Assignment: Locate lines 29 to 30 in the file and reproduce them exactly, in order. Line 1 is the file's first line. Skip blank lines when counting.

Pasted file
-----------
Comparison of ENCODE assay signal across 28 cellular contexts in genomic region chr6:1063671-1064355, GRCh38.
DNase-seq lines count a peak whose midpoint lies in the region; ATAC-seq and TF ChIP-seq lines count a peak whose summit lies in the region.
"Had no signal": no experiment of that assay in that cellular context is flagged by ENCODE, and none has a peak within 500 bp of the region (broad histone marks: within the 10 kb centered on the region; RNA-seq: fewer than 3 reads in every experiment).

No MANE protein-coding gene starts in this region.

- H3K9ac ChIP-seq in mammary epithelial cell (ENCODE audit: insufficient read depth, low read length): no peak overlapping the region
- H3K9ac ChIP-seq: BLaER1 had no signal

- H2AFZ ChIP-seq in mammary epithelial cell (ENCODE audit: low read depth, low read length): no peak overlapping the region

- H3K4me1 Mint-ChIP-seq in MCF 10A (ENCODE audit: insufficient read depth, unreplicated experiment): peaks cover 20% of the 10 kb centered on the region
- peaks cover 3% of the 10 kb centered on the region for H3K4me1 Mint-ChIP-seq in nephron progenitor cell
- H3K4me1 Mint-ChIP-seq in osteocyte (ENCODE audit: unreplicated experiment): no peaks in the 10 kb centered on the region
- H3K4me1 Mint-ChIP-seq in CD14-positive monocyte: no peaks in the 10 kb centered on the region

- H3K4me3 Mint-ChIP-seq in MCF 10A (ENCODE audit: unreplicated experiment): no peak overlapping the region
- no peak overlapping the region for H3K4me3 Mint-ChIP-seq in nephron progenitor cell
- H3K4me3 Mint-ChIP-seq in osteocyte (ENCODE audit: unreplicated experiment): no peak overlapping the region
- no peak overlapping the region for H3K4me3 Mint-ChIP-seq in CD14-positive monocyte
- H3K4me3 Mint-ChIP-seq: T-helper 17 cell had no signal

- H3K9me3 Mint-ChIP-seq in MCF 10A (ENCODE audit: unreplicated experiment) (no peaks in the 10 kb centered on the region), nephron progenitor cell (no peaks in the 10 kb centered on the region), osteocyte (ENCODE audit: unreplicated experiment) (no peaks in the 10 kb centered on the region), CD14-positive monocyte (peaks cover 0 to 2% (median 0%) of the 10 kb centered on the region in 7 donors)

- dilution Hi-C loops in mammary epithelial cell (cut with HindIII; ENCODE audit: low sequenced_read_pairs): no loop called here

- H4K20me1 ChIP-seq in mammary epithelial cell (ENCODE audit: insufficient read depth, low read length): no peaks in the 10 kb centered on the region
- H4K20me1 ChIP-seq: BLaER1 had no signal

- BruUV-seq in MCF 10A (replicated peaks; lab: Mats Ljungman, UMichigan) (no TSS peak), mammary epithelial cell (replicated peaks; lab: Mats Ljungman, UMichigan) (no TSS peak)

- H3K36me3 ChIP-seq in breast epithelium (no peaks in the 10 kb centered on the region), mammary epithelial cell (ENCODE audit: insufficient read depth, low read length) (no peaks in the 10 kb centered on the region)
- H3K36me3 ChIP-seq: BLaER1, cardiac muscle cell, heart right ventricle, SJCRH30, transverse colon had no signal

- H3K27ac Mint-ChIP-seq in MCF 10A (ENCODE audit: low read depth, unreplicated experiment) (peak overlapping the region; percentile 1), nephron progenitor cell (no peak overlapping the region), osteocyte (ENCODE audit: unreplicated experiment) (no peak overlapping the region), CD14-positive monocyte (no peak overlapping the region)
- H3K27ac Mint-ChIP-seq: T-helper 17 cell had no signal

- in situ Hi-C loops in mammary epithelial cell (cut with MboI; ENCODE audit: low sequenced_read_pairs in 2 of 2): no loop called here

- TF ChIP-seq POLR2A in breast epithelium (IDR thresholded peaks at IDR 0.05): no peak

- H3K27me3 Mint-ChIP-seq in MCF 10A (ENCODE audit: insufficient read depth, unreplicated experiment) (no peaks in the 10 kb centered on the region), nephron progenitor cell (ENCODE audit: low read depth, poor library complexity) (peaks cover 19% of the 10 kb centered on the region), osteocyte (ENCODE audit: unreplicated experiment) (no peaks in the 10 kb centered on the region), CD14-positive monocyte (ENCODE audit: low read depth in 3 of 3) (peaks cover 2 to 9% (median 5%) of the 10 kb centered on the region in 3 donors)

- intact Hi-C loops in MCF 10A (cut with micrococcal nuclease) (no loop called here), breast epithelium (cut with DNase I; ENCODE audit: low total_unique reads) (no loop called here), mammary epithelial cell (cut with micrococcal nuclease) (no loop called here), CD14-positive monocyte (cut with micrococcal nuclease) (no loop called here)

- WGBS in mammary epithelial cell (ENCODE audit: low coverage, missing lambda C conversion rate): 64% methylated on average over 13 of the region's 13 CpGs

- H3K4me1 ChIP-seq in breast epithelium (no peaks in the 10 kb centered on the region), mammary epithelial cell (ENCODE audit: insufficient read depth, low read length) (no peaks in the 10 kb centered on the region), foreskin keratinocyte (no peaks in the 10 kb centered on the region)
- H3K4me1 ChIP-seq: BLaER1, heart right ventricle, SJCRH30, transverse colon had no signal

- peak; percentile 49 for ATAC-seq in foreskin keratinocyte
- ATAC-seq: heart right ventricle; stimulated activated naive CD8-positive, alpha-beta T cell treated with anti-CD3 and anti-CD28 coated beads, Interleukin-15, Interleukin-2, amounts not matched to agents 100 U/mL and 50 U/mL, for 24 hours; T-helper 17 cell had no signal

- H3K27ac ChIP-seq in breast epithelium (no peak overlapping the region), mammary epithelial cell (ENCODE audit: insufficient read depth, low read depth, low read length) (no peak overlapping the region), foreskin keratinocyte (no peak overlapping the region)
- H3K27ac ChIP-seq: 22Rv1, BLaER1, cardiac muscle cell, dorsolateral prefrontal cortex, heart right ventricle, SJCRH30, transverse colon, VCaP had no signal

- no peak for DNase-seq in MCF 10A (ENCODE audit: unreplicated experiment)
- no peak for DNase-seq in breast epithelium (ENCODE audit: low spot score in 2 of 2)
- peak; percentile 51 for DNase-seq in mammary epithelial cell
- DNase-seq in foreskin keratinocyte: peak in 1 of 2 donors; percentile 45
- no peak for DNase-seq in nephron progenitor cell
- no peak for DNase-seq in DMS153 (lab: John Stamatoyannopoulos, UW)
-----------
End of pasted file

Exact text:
- intact Hi-C loops in MCF 10A (cut with micrococcal nuclease) (no loop called here), breast epithelium (cut with DNase I; ENCODE audit: low total_unique reads) (no loop called here), mammary epithelial cell (cut with micrococcal nuclease) (no loop called here), CD14-positive monocyte (cut with micrococcal nuclease) (no loop called here)

- WGBS in mammary epithelial cell (ENCODE audit: low coverage, missing lambda C conversion rate): 64% methylated on average over 13 of the region's 13 CpGs